time for anything: writing, prayer, exercise, eating.
This might be a personal shortcoming. Or it might simply be a reflection of my particular life stage—small child, early career, etc. But I suspect it’s common and, frankly, not exactly newsworthy. We’re busy and life is cluttered. Extra, extra.
But I’ve been thinking of how one does the work of making time, of finding space. This post won’t be a how-to guide, mostly because I don’t fully know how to
. I’ve tried color coding calendars and turning off email and telling people no
from time to time. Really, what I’m interested in is the act of seeking out this space—in the instinct to do it.
At times, I feel a gentle pull to quit trying to find moments to write or exercise or read. Of course, sometimes this is laziness. Couches are comfortable. TV is so good right now. But often it’s not lounging that pulls me away; it’s other running-in-circles commitments. Sending an “urgent” email about email, perhaps.
What I mean is this: it’s incredibly easy to stay busy.
In fact, I find it’s far more tempting to stay busy than to be still. It’s more immediately gratifying. My brain solves problems and checks boxes, but the hard, contemplative work is pushed deeper into the corner.
Something about this is counter-intuitive: my natural instinct is to check email rather than sit quietly in a chair? Shouldn’t I always be pushing for the path of least resistance—for stopping rather than going?
For me anyway, I’ve learned that the path of least resistance is often the minor but persistent busy-ness of life. I can keep myself afloat, emotionally and otherwise, by tending to these tiny smoldering fires rather than stepping back and pondering the whole landscape.
Here’s my current attempt at upending these instincts: make myself uncomfortable. To walk when I could have driven. To leave some of those end-of-day tasks until tomorrow. To sit on the couch with dishes not yet done. None of this directly creates time for other work I hope to do—writing, exercising, praying—but there’s a kind of reprogramming I’ve noticed in my brain. Time slows, somehow. Or I’m less bound to it.
Even today, as I sit in an old, cold building at the edge of my town’s main street and do the work of writing this post, I find myself scooting my chair back from the desk and watching the traffic cross the bridge above the now defunct train station, the ancient Blue Ridge Mountains in the background. I spot a faint Coca-Cola outline I hadn’t noticed before on a 100-year-old building a block away, and I contemplate the quietness of modern cars.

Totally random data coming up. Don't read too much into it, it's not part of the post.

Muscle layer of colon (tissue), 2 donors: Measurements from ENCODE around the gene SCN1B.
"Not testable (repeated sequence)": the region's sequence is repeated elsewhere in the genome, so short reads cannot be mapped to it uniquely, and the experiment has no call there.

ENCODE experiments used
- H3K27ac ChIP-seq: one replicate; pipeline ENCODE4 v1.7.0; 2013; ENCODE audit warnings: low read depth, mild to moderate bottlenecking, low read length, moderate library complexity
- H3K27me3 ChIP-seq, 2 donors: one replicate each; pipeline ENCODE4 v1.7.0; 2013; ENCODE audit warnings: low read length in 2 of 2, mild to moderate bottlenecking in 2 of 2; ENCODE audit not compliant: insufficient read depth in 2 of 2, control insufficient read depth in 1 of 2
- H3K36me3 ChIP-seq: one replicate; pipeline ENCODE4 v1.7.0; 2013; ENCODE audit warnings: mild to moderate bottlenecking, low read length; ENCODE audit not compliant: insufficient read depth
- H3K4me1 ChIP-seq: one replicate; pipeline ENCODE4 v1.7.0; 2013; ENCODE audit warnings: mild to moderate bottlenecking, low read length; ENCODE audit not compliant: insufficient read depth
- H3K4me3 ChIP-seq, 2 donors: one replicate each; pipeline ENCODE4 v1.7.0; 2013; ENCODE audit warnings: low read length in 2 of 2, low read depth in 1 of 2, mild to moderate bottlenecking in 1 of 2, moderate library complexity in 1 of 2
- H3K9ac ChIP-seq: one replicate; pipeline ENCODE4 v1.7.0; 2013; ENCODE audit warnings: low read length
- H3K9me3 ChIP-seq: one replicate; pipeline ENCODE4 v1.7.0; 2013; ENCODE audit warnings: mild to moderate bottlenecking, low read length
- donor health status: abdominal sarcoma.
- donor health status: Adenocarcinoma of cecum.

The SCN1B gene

Sure, maybe you’ll say I’ve basically made myself more spacey. This could be true. But I think in the process I’m giving myself more space.
Or I’ve at least begun to plant instincts in my brain to step back and watch, to think bigger thoughts.
As a writer, I know I’m now better positioned to spot what the poet Richard Hugo calls in his essay “Writing Off the Subject,” my “triggering subjects.” As a person of faith, I know I’m now thinking more about the world in holistic terms: seeing people’s faces, considering moths and lobsters, trying to spot hints of what Flannery O’Connor called “the action of grace.”
The trick, of course, is to meet the deadline for this post and still watch the traffic. This, it seems, is the trick with nearly everything: finding balance.
But the pragmatist in me wishes to point out that the very act of watching the traffic today has helped me complete the post by the deadline. So, there.
Jeremy B Jones
Jeremy B. Jones is the author of Bearwallow: A Personal History of a Mountain Homeland. His essays have been named Notable in Best American Essays and appear in various literary journals, including Brevity, Crab Orchard Review, and Ruminate (Issue 15). He teaches creative writing at Western Carolina University in his native Blue Ridge Mountains. Find him on Twitter @thejeremybjones More of his work can be found at thejeremybjones.com
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More and more, I’m realizing how much work it takes to wall off moments of